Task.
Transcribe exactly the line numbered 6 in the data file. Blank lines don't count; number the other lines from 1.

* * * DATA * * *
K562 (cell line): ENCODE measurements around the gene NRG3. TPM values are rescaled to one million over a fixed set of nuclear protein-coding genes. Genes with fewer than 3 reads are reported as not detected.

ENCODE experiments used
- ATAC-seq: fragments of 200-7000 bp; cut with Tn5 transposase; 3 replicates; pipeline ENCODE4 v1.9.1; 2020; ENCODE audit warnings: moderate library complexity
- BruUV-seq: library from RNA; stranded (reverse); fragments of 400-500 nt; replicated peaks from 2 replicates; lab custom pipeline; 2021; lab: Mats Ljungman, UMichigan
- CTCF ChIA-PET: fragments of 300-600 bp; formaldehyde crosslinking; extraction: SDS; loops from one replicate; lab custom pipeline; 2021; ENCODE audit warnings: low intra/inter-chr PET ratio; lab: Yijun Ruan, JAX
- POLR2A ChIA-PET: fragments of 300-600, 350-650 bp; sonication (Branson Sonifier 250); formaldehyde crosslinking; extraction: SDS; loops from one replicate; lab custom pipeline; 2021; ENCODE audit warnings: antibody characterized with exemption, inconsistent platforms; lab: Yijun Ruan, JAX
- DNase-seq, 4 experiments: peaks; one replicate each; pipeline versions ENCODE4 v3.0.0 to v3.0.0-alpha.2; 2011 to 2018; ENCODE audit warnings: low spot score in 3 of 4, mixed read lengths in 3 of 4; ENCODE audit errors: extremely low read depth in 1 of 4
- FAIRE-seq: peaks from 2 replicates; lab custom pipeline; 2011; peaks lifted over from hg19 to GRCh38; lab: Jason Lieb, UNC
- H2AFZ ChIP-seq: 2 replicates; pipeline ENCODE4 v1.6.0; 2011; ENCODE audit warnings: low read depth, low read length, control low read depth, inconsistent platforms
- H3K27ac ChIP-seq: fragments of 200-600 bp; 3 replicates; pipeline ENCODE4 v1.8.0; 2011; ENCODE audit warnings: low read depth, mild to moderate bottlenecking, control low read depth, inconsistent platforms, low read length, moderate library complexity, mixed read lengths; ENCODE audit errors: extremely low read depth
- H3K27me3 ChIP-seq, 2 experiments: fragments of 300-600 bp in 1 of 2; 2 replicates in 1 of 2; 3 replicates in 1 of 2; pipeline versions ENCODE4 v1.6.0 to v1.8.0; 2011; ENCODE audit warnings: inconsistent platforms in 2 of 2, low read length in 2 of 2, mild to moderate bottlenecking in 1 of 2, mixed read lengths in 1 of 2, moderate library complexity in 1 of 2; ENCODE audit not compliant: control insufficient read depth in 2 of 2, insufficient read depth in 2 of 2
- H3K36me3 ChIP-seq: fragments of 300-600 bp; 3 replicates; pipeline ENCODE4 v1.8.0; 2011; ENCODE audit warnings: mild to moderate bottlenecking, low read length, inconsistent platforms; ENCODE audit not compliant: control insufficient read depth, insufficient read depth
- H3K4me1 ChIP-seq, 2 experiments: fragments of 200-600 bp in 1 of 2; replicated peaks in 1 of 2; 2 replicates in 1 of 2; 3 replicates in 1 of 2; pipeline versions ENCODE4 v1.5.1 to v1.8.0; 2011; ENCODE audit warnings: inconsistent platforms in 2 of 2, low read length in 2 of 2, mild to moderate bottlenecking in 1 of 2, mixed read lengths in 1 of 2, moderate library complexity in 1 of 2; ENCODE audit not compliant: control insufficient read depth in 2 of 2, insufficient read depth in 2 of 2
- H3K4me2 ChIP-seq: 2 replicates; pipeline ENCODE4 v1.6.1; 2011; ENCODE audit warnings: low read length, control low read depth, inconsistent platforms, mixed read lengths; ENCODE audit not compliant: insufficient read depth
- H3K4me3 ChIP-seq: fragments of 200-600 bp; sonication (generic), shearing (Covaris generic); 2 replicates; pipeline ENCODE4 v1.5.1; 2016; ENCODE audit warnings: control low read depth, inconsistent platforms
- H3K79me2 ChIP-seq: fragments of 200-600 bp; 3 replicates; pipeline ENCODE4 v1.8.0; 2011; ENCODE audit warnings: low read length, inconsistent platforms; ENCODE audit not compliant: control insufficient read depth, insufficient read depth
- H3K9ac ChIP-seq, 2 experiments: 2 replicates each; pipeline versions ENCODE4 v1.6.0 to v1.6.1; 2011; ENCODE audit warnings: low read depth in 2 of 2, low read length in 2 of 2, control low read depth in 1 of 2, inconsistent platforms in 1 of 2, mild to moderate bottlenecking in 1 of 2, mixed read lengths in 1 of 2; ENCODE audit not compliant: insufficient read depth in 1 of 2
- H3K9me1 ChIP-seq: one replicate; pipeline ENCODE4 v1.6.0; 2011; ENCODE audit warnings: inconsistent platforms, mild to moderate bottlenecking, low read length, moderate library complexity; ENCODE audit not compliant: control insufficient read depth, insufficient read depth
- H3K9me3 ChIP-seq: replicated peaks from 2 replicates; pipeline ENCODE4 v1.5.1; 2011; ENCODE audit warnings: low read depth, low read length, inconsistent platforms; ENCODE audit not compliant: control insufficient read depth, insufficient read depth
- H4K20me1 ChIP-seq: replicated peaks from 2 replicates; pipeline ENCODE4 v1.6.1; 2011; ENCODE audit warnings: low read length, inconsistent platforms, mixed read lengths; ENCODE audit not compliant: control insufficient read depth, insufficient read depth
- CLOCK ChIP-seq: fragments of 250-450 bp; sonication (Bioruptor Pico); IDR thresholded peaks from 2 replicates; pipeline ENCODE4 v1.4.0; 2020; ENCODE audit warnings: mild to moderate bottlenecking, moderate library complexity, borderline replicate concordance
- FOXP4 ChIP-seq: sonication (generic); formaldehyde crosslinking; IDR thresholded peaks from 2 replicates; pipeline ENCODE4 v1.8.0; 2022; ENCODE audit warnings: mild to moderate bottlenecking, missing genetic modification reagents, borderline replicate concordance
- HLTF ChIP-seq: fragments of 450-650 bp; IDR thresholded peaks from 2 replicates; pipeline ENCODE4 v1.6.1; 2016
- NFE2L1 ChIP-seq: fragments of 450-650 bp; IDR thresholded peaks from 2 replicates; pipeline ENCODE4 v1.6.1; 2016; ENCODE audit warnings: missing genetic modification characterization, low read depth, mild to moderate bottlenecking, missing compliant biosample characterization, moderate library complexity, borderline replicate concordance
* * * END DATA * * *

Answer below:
- POLR2A ChIA-PET: fragments of 300-600, 350-650 bp; sonication (Branson Sonifier 250); formaldehyde crosslinking; extraction: SDS; loops from one replicate; lab custom pipeline; 2021; ENCODE audit warnings: antibody characterized with exemption, inconsistent platforms; lab: Yijun Ruan, JAX